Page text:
1933 Willie Nelson (country singer)
1828 King Shaka (great King of the Zulus)
On This Day:
1789 George Washington inaugurated (first President of the USA)
Have a good Thursday, 30th April – especially Alain who turns 61 today!
Today marks the 150th anniversary of the assassination of Abraham Lincoln.
Some may question why I, as a naturalised Brit with a South African upbringing, think I can comment on this iconic figure in US history.
However, Abraham Lincoln is so much more than an American president. His humble roots, his legendary oratory skill and most importantly his statesmanship are a lesson to us all. His contribution to the freedom of man is well documented, and he led the “winners” in a civil war that was both bloody and tragic.
It is his understanding and commitment to conciliation and rebuilding that, for me, stand out and put him “up there” as a true hero of mankind. How easy it would have been for him to work towards the complete destruction of his enemies in the South.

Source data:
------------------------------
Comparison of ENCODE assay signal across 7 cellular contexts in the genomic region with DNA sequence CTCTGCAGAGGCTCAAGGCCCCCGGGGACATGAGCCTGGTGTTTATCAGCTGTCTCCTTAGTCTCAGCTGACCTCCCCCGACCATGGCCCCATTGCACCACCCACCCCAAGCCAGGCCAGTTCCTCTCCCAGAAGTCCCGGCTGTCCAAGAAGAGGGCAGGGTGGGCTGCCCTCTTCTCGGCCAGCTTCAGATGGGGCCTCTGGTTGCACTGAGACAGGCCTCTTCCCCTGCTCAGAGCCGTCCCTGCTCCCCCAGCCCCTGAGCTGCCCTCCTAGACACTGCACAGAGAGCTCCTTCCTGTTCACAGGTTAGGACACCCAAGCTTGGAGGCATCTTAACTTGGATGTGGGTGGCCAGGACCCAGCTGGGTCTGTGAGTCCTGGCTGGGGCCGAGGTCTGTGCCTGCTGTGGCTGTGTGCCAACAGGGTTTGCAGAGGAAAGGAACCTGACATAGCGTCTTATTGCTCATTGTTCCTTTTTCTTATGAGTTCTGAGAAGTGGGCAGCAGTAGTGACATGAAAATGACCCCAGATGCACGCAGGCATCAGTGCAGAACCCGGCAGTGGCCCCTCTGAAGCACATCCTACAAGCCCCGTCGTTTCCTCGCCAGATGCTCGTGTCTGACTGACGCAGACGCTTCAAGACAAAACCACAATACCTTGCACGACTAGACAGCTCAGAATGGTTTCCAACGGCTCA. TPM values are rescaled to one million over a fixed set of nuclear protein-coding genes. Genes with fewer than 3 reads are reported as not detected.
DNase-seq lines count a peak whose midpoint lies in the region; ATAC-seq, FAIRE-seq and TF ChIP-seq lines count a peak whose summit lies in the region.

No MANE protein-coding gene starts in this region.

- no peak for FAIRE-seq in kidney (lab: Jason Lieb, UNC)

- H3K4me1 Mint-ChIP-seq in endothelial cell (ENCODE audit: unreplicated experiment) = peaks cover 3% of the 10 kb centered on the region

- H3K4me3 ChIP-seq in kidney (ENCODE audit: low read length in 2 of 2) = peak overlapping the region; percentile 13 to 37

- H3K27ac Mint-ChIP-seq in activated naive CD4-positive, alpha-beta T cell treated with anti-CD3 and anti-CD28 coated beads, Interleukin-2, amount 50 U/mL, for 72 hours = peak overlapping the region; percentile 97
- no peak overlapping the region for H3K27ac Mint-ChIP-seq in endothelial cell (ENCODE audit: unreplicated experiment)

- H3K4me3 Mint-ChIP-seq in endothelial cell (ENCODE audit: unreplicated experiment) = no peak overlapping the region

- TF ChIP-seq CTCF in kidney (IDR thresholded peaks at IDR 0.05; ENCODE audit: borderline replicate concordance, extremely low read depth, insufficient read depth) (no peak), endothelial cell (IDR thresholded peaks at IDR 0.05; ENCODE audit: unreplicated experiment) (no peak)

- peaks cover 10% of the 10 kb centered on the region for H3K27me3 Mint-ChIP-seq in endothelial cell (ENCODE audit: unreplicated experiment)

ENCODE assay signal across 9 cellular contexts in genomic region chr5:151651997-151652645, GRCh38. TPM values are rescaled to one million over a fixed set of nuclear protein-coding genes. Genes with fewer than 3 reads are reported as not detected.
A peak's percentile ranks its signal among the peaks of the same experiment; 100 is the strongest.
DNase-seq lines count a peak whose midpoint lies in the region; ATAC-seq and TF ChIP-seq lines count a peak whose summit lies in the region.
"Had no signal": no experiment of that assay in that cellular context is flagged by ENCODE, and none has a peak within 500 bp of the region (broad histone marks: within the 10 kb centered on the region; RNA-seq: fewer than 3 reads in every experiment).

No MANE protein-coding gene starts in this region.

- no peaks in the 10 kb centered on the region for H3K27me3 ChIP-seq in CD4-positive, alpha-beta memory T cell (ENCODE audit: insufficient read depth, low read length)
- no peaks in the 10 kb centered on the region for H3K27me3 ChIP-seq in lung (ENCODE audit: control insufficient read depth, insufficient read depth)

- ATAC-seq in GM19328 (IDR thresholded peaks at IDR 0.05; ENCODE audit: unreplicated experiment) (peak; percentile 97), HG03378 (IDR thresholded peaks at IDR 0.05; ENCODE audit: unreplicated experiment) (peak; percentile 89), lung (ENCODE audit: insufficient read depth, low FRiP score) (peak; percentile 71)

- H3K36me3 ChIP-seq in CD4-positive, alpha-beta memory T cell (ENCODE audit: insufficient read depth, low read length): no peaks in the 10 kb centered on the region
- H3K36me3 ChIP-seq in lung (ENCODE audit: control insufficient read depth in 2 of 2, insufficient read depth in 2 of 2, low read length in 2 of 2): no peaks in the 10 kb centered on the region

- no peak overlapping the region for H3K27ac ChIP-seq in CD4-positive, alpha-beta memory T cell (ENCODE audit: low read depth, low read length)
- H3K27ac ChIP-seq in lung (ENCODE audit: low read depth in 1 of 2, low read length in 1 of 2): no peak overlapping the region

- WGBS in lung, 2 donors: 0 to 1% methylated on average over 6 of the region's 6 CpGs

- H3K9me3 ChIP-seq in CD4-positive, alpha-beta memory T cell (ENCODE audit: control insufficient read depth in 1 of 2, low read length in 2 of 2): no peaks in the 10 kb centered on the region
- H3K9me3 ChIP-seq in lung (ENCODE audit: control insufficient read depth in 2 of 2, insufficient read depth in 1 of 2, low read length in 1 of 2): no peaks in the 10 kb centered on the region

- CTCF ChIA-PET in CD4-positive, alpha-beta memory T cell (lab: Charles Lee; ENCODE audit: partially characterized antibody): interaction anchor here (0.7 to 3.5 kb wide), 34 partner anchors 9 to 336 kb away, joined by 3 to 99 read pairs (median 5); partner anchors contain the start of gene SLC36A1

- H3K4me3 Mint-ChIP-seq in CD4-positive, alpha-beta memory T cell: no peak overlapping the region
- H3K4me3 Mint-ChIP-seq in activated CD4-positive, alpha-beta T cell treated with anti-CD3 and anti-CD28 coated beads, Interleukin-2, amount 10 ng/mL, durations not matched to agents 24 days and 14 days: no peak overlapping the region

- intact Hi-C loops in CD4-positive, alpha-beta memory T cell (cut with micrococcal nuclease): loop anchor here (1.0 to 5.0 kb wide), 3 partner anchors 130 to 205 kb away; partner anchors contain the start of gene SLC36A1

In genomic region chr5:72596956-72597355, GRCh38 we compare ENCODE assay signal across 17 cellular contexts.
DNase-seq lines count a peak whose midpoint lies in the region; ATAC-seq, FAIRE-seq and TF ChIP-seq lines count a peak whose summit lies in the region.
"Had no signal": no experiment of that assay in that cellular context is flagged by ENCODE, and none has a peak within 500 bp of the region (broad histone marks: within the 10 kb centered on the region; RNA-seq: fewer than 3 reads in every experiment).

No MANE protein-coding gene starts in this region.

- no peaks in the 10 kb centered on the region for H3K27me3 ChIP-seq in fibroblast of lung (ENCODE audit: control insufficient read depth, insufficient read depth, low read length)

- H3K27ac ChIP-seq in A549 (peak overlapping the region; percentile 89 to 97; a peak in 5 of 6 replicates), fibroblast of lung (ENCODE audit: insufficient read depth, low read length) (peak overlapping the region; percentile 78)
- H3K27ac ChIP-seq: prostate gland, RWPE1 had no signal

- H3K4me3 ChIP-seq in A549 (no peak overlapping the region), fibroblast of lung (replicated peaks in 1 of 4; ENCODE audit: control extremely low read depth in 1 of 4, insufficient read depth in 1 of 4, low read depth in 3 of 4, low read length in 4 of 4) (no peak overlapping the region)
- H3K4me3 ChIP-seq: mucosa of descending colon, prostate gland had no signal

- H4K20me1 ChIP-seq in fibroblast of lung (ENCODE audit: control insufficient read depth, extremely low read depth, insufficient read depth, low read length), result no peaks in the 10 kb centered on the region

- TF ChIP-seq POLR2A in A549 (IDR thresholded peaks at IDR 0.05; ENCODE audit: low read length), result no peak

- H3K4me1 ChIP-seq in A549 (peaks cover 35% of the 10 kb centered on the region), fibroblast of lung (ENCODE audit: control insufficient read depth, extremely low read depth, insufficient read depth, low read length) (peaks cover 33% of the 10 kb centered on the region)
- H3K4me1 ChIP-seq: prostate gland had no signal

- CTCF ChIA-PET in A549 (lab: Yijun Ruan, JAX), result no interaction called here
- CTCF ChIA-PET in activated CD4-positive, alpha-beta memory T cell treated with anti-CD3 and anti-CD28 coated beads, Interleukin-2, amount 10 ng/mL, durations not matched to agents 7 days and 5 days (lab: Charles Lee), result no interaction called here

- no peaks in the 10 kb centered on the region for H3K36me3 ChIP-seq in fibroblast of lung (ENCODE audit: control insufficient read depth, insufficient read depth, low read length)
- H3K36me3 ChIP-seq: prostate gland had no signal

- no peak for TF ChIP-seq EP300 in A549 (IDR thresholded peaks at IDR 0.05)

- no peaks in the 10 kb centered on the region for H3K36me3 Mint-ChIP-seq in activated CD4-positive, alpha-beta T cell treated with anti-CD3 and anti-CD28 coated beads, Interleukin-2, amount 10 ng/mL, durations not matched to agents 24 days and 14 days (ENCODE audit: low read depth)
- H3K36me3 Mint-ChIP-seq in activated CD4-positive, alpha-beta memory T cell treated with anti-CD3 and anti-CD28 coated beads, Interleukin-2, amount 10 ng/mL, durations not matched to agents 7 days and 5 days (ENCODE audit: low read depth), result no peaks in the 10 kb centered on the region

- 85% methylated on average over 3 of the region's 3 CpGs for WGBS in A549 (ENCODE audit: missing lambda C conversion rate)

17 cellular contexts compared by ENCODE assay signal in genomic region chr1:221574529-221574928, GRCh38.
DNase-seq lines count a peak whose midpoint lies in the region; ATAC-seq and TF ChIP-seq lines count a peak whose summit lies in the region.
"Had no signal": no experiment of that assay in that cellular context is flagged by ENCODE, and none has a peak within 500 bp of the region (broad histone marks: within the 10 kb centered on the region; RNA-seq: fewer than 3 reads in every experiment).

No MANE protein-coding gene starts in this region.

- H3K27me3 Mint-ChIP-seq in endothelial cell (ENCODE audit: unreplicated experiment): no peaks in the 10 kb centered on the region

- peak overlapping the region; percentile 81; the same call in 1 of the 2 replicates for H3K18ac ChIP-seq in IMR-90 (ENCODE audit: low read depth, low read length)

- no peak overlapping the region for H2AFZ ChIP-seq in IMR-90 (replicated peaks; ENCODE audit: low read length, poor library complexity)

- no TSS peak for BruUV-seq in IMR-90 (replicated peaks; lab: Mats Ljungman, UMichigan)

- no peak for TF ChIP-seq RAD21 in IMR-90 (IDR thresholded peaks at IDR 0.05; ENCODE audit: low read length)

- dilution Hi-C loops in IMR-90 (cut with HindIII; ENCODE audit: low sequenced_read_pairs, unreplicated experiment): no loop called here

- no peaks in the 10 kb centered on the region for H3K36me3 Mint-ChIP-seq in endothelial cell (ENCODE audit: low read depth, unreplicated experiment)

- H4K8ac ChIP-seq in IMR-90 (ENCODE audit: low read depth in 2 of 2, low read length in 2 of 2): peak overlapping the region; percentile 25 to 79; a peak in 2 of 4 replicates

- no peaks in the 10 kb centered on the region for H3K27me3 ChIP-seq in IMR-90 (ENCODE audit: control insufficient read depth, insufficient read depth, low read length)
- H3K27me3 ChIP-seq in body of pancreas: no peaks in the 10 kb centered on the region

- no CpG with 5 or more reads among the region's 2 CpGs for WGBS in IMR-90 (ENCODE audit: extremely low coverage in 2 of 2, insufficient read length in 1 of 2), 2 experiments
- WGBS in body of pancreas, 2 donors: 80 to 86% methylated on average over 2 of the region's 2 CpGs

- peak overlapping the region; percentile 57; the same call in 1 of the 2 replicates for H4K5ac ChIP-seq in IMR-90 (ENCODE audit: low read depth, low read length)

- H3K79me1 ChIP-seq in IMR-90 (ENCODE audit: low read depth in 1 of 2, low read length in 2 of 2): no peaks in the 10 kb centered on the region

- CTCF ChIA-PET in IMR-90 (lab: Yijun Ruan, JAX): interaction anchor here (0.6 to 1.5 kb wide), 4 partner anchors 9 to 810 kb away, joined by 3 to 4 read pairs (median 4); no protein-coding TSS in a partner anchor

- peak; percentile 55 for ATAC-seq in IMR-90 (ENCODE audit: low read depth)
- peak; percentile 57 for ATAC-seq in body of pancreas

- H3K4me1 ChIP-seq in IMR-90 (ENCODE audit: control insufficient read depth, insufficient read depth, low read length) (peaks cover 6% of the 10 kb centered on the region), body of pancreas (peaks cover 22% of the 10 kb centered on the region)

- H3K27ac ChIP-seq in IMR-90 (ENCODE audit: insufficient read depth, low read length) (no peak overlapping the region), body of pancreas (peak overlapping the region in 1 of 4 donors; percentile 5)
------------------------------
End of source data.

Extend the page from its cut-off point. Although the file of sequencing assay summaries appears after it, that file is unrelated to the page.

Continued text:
But even before the American Civil War was completely won, Lincoln is quoted as saying this to the South,
“With malice toward none; with charity for all; with firmness in the right as God gives us to see the right, let us strive on to finish the work we are in: to bind up the nation’s wounds; to care for him who shall have borne the battle, and for his widow and his orphan.”
A man with vision, a man who saw the need to rebuild the nation, bring together her people and move forward. One cannot help but draw a comparison with Nelson Mandela – a man who was above revenge and settling scores, putting his people and his nation before all else.
RIP Abraham Lincoln – statesman and national leader extraordinaire.
Did you know that…
The heavy tax on tea imposed on the American colonies by the English in 1773, which caused the ‘Boston Tea Party’, resulted in America switching from tea to coffee?
Colonists objected to paying enormous taxes, imposed by the British parliament in which they had no representation.
Drinking coffee was, at the time, seen as an expression of freedom.